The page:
How to Use Keltner channel indicator
A grain trader Chester Keltner first introduced the Keltner channel indicator in the 1960s. The indicator was re-introduced (revised version) by American financier Linda Raschke in the 1980s. In this article, we'll discuss this potent moving average band indicator you can use to improve your trading.
The Keltner channel indicator is an envelope indicator, and just like all other envelope indicators, it uses two bands (one lower band, and one upper band) to create a dynamic channel around the price range of a charted instrument. The Keltner Channel happens to be a trend following indicator used to identify reversal with channel breakouts and channel direction. The channels can also be used to indicate overbought and oversold when the trend is flat.
Chester W. Keltner developed the Keltner channel.
Keltner channel indicator Explained
A key feature to note when trading an indicator method such as the Keltner channel trading strategy is that like all indicator channel; it is a lag time. Indicators are derivatives of price, meaning that the result that you see via an indicator will come via a calculation using the price that you see on your chart. The price comes first, and the indicator second.
As humans, we sometimes allow emotions and beliefs to affect our moves, and these emotions become very potent, especially when money is on the line.
Channels are designed to surround the general price action of the charted instrument. Anything seen outside the general movement of price can be considered an extreme movement. When a price makes an excessive move in a direction or the other, is the time watch out for potential trading opportunities because it is evident that the volatility has changed.
The Keltner channel bands that surround the price in the channels' moving average can be used as an alert for potential trading opportunities. It is critical to note that the Keltner channel bands are not a physical barrier to price just as moving averages do not magically support the price. The band is a measure of the volatility in the case of the bands and the consensus when we refer to the moving average.
The Keltner channel is plotted with two bands (the upper band and the lower band), and through the middle is a 20 Exponential Moving Average (EMA). Using the moving average as a zone of general agreement in price, when price moves away from it, one side is favored over the other, the further the price moves away, the more we can expect a snapback in the price. The moving average can also act as a landing zone after the price makes a snapback.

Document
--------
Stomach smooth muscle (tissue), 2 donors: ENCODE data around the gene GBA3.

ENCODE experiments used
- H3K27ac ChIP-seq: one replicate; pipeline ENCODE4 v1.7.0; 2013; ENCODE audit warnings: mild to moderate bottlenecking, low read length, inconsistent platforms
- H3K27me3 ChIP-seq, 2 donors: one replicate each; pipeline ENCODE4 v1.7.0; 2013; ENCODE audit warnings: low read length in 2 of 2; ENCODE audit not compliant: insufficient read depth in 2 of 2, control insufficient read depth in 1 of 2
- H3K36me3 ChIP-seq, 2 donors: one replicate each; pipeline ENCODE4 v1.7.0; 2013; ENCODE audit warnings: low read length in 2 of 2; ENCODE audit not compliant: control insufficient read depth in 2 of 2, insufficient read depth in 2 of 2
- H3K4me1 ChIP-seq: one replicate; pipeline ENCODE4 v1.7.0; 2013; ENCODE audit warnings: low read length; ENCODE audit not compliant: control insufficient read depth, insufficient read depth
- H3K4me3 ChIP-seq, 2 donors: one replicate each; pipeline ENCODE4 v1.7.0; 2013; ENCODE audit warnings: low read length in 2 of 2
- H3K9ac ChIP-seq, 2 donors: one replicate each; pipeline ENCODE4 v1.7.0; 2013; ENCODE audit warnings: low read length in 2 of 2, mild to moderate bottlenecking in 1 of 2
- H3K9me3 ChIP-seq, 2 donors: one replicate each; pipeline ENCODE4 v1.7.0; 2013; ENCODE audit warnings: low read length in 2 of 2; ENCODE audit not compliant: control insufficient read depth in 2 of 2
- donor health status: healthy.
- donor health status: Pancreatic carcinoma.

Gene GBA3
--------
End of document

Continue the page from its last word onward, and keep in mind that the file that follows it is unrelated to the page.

Keltner Channel Trading Strategy
A strategy for trading the Keltner channel is to regard a close above the upper band as a strong bullish signal while a close below the lower band is a strong bearish sentiment and buy and sell with the trend. This unique indicator tool allows you to select your moving average type, the color of the painted channel, and the sound alert when the price leaves the channel.
There are certain Keltner channel settings that can be changed depending on your platforms; these includes:
- Moving average length (will determine the lag time of channel)
- Average true range (ATR) – this sets the width of the channel.
- Band multiplier (uses ATR reading)
- Moving average type (Exponential Moving Average, or Simple Moving Average)
- ATR type (Exponential Moving Average, or Simple Moving Average)
A band multiplier is a significant number because it is going to determine how tight the upper and the lower bands are to the price. If the bands are tight, you get a lot of excursion to the bands and beyond. This may be ideal for those scalping with the Keltner channel but not suitable for those looking for a longer-term place through the instrument. Keltner channel trading strategy is also useful in day trading, and you could twist the band multiplier to suit your trading needs.
Keltner Channel Breakout System
The Keltner channel is often confused for the Bollinger bands, but they act differently in terms of reaction to price. The difference is the Bollinger bands are calculated using a standard deviation while the Keltner uses the Average True Range (ATR). Some traders, however, utilize both the Bollinger bands and the Keltner channel to show a Bollinger squeeze. When we have Bollinger inside the Keltner, the squeeze is on. In a trade setup, the movement of the bands outside the channel is a trigger; this trigger will signify that there is a probable surge in price.
The original Keltner channel trading system uses a 10-period EMA, but it caused traders to be whipsawed around far too much. Over time, the well-received Keltner channel settings became a 20-period EMA, 20-period ATR, and 2.25 multiplier. You can test various settings, but in the end, we are merely looking for the price engaging with either side of the channel.
The trading pullback is best done in a market that has exhibited a strong push in a direction where you want to see a conviction in a market swing that indicates another move in the same direction. Using a Keltner channel, we can travel outside the bands as an indication there was conviction in the swing. If you are trading in a downtrend, you want to see price travel to the lower channel and plot outside the channel. For an aggressive trader, a shadow plot is sufficient for making a move.
An excursion outside the channel indicates an extreme from what was considered standard price action. When prices are at the channel, it is an alert to look for a price pullback around the 20 periods EMA.
The Keltner channel trading system is not complicated, but do not be misled by the simplicity as there is a lot to be done on the part of the trader in determining the overall trend direction. When used alongside price action analysis, the Keltner indicator can do more than identify trend direction and providing profitable trade signals.